Saturday 15 July 2023

Agua Viva: Taylor Swift, Natalia Ginzburg, Clarice Lispector

This week I read a piece in the New Yorker about a Taylor Swift concert in a football stadium and how each of the audience felt she was personally in touch with their lives, each with her twinkling bracelet, her individual sparkle that came with the entrance ticket. 

I started Agua Viva by Clarice Lispector. The Brazilian singer Cazuza read Agua Viva as Bob Dylan read Rimbaud's Illuminations. One hundred and eleven times. Though Bob Dylan probably wasn't counting.

Agua Viva sounds like lively water, living water, water of life. In Brazil agua viva first of all means jellyfish. Jelly is the living agua in the water, less a fish than a shape to catch the light. And this is what Clarice Lispector wanted to capture. Her word, I think. To capture the present. She worked on Agua Viva for several years, under different titles (Beyond Thought: Monologue with Life and Loud Object) trying to get her writing in step with her life. Proceeding by accretion, boredom, urgency. breathing.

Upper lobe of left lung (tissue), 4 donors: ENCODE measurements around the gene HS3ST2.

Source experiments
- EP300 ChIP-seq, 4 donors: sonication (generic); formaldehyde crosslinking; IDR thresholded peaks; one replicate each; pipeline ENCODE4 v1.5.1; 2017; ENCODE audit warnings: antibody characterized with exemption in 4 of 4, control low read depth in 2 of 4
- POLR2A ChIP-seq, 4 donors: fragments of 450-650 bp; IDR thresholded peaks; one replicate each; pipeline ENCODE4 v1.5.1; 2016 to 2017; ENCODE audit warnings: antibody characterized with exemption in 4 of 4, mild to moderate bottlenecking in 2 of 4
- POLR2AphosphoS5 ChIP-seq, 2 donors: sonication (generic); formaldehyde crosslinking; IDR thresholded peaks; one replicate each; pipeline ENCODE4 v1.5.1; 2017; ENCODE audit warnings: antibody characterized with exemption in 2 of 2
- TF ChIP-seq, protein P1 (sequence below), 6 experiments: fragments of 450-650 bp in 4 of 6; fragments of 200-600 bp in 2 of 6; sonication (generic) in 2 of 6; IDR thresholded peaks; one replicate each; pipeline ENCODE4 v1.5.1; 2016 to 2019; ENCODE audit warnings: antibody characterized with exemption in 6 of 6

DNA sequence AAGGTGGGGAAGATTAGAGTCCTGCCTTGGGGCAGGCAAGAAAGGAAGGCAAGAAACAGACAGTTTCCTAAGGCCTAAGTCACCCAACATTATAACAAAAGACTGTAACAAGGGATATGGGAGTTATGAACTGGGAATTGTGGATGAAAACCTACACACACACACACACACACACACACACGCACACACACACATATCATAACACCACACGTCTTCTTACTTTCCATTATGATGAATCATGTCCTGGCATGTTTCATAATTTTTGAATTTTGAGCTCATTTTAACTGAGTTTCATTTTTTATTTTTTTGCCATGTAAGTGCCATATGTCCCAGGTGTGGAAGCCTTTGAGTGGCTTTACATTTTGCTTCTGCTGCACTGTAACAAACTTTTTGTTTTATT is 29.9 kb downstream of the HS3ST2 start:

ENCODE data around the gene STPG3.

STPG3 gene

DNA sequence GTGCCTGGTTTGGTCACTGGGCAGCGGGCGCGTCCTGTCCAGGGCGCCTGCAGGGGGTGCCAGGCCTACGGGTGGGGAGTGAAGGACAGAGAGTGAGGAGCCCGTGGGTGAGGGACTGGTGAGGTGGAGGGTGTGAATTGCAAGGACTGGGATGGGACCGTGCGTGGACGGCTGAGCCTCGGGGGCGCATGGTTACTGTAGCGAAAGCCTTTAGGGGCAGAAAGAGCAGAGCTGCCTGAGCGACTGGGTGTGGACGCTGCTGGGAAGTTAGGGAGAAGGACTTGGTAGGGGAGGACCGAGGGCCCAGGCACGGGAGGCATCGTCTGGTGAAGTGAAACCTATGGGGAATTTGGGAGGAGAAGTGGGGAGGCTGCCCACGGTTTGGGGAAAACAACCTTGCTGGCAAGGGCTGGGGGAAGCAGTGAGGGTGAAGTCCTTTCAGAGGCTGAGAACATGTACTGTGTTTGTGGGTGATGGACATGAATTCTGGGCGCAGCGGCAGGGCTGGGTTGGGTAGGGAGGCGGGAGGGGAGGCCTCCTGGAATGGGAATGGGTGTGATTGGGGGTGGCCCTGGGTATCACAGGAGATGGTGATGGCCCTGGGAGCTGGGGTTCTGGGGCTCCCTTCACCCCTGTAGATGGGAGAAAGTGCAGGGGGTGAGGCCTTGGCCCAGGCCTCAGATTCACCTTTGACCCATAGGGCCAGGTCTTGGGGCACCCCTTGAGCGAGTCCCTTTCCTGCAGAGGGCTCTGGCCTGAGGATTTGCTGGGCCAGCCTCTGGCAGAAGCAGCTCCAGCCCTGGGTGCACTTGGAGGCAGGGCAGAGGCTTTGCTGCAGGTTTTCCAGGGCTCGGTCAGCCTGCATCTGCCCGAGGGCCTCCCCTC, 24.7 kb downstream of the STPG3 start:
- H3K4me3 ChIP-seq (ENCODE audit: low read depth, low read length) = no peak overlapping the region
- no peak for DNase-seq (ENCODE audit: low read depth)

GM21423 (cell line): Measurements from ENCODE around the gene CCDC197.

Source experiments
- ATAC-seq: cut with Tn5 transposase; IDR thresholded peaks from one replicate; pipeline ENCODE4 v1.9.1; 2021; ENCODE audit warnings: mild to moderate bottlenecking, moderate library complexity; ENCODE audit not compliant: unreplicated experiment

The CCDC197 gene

Jellyfish are one of the fastest-growing species left to us, multiplied by our pillage and pollution of the waters around us, from which we once crawled. Jellyfish have few predators left. We have eaten them all.

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